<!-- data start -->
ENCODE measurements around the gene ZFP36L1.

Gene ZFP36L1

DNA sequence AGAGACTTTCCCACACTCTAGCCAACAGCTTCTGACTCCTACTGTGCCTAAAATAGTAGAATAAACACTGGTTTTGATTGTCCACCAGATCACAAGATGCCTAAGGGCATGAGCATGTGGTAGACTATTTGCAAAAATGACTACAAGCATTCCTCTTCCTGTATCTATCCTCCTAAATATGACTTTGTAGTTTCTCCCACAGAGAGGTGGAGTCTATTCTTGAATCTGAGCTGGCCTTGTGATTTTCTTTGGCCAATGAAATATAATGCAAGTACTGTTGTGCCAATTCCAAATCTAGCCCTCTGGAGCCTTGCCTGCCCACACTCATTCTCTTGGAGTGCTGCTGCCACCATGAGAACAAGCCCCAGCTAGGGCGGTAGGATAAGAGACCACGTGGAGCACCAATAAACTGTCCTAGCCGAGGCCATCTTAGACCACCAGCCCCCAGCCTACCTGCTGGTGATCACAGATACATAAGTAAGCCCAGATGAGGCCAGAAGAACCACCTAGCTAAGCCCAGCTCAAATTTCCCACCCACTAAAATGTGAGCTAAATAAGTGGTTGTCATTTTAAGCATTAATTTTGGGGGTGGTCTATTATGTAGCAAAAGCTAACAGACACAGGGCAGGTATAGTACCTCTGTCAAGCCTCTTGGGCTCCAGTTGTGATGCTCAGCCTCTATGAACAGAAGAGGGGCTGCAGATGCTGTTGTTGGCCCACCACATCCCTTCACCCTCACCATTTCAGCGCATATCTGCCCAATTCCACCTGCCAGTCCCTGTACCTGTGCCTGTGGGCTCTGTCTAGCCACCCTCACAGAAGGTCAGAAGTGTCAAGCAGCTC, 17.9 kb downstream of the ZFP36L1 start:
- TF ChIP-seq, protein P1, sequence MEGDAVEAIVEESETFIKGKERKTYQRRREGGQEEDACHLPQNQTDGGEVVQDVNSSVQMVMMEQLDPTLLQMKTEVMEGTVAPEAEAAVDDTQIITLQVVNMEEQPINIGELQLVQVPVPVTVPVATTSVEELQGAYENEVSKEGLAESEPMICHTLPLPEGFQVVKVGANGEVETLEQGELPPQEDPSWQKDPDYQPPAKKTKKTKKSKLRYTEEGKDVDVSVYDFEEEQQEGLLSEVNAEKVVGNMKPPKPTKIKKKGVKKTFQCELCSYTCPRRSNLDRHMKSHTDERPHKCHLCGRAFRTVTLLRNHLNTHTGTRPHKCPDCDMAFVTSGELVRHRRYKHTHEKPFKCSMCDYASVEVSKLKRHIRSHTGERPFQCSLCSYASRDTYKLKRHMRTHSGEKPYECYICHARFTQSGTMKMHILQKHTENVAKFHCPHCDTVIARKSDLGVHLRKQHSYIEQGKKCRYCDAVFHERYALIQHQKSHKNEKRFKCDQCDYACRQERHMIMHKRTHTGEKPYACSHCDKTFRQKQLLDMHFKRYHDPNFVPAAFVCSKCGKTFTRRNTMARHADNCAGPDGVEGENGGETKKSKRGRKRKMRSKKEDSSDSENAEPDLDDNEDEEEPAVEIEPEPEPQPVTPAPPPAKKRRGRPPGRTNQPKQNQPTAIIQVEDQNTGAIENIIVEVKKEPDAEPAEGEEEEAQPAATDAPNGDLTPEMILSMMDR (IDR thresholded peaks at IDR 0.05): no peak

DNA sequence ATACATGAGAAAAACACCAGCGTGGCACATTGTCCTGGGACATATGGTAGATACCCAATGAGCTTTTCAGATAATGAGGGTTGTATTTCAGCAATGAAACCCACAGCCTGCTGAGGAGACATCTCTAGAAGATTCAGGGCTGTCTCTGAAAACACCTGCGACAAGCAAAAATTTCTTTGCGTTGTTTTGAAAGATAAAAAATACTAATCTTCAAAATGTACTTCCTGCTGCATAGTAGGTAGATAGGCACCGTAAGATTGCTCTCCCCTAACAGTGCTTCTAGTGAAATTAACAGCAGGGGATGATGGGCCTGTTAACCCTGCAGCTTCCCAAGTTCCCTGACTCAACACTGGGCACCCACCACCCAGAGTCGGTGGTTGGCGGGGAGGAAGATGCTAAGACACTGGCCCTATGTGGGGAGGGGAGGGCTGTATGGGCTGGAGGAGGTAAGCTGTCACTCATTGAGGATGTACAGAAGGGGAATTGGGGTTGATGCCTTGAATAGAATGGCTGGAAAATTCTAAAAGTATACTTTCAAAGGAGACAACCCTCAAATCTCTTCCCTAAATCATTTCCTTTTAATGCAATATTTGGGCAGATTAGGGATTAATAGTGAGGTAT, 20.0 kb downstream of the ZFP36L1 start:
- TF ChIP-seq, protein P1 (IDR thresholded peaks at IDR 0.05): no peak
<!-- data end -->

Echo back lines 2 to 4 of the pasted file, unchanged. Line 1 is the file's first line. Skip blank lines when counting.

Gene ZFP36L1

DNA sequence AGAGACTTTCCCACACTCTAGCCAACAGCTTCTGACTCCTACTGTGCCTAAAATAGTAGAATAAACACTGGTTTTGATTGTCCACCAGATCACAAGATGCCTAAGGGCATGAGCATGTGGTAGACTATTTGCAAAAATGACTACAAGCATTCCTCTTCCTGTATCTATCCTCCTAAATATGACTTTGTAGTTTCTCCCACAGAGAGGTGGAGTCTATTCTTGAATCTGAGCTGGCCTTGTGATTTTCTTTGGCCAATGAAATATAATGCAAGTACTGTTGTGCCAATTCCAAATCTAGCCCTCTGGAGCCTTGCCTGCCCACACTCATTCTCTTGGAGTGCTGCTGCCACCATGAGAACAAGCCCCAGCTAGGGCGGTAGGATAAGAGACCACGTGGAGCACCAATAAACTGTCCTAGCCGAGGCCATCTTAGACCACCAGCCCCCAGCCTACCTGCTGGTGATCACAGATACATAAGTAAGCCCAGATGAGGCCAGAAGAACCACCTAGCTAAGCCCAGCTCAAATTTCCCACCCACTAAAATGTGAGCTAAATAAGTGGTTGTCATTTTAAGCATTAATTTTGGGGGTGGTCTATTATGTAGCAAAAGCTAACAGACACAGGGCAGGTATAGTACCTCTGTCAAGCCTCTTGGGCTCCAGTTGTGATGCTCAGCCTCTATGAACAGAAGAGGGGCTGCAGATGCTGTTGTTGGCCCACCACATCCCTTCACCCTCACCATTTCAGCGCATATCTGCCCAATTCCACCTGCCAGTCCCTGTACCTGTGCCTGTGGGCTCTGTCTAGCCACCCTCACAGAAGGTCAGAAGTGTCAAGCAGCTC, 17.9 kb downstream of the ZFP36L1 start:
- TF ChIP-seq, protein P1, sequence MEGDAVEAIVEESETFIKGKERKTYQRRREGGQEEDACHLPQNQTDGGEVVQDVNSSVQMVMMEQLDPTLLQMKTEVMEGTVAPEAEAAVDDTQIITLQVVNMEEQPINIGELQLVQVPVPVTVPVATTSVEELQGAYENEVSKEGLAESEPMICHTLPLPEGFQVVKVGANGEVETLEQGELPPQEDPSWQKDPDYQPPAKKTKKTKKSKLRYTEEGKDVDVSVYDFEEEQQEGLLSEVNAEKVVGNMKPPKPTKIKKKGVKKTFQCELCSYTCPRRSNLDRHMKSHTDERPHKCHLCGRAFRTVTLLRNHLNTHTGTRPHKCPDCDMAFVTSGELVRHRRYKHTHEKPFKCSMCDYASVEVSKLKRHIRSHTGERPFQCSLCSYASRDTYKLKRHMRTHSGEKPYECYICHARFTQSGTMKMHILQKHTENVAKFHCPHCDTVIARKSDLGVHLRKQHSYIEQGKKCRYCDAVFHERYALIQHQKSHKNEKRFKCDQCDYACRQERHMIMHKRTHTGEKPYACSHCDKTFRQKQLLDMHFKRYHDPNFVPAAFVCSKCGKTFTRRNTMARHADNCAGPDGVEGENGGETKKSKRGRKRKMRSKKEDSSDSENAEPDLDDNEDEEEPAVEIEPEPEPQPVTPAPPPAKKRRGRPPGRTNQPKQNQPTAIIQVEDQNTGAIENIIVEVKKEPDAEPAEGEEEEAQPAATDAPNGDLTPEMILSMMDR (IDR thresholded peaks at IDR 0.05): no peak